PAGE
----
Two kinds of products resulted from this project: hand-drawn maps (local team) and GIS maps. The PGIS approach led to a set of maps that faithfully represented the study areas and that were readily recognized and adopted by the local community. One of the main limitations of the mapping approach was uncovered when we tried to define soil units. Our approach relied on representing them as clearly delineated polygons. This fell short of fully reflecting the local knowledge, where soils form a continuum of different types intergrading into one another rather than being well-defined, clearly bounded patches on the landscape. Farmers in the project areas consider the soil units as being composed of "mostly this, with some of that." This "fuzzy" approach does not appear to be specific to Lebanon; it was also reported in Highland New Guinea (Sillitoe 1998). Its usefulness is clear as it allows farmers the flexibility to adapt to changes in the landscape, which is necessary in the dissected highland areas where the relief can create multitudes of soil types.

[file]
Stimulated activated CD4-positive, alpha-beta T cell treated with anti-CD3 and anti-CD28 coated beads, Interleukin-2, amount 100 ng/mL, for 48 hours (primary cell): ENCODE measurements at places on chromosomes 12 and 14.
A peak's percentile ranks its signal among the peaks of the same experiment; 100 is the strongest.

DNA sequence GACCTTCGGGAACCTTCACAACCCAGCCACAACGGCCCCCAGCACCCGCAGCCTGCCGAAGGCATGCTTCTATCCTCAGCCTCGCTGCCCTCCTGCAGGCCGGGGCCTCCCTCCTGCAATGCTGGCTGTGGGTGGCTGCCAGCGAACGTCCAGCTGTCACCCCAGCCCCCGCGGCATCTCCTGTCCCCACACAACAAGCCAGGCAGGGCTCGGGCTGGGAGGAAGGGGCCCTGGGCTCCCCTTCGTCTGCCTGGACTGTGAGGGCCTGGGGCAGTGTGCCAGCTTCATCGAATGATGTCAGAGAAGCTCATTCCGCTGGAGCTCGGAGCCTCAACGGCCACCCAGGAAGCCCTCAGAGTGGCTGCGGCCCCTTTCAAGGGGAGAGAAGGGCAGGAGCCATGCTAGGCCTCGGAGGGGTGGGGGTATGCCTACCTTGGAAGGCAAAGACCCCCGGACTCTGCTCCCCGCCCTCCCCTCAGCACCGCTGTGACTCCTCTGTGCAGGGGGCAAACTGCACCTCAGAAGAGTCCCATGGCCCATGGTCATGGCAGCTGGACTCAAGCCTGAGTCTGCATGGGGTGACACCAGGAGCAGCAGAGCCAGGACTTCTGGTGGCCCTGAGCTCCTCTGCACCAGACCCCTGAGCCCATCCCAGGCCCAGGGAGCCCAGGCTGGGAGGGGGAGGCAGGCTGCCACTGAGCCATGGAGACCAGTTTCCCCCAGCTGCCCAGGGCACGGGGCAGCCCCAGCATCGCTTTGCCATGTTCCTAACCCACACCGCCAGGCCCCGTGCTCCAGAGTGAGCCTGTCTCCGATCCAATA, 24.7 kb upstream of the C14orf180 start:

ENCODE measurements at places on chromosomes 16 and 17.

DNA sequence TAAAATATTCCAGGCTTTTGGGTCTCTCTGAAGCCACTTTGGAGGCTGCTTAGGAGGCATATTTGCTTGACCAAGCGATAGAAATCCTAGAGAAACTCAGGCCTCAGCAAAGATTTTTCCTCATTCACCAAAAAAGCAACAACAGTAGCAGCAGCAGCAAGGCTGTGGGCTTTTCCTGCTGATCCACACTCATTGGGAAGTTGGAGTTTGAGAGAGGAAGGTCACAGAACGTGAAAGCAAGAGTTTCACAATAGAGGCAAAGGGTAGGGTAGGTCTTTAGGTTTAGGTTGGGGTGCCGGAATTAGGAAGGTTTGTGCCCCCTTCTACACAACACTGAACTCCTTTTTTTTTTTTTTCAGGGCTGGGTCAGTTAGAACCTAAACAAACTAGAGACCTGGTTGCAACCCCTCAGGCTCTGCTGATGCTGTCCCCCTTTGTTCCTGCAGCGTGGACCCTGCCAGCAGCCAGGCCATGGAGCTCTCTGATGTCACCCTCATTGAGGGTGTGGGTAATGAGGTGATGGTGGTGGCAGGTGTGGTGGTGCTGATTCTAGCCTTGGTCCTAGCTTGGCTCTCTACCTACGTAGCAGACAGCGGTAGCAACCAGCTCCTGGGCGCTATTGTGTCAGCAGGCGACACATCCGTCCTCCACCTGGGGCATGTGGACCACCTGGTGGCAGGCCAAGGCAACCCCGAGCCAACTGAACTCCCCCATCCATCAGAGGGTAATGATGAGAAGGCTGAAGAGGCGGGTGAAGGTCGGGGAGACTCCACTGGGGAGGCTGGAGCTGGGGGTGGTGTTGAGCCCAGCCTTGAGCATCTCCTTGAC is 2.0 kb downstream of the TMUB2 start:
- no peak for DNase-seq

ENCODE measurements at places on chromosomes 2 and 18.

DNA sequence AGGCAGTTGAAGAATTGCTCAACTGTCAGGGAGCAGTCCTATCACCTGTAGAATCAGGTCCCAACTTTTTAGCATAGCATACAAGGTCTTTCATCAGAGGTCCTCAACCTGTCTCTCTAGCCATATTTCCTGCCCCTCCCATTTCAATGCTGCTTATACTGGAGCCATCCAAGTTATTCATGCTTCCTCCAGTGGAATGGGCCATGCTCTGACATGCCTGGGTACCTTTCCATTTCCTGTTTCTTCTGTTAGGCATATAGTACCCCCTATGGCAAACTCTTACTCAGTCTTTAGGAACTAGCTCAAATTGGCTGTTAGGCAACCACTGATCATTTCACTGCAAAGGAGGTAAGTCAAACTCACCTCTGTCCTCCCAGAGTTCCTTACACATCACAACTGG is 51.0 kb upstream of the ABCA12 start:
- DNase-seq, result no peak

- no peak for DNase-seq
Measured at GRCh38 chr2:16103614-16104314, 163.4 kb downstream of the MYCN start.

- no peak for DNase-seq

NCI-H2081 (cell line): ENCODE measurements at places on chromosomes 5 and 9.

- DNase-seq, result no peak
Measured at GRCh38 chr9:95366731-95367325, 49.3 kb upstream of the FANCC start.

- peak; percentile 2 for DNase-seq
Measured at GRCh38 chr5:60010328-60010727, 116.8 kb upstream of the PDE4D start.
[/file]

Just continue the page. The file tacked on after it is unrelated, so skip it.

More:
We also found that while it was possible for the local community to geographically locate a zone with great accuracy on a white sheet of paper as well as on a satellite image, it was not possible to rely on their perception of dimensions when drawing free-hand on a white sheet. The size (surface area) they allocated to a certain location depended directly on the importance of this location to their livelihood. For example, in one study area a map was hand-drawn by each of the adjacent communities of Ham and Maaraboun. The Ham group drew the local "mazraa" (elevated plain) as oversized and the local "sakiy" (irrigated plain) as small, while the Maaraboun group inverted the sizes of these two features (large sakiy and small mazraa). Maaraboun relies mainly on the sakiy for agricultural production while the mazraa is the main farming area of Ham.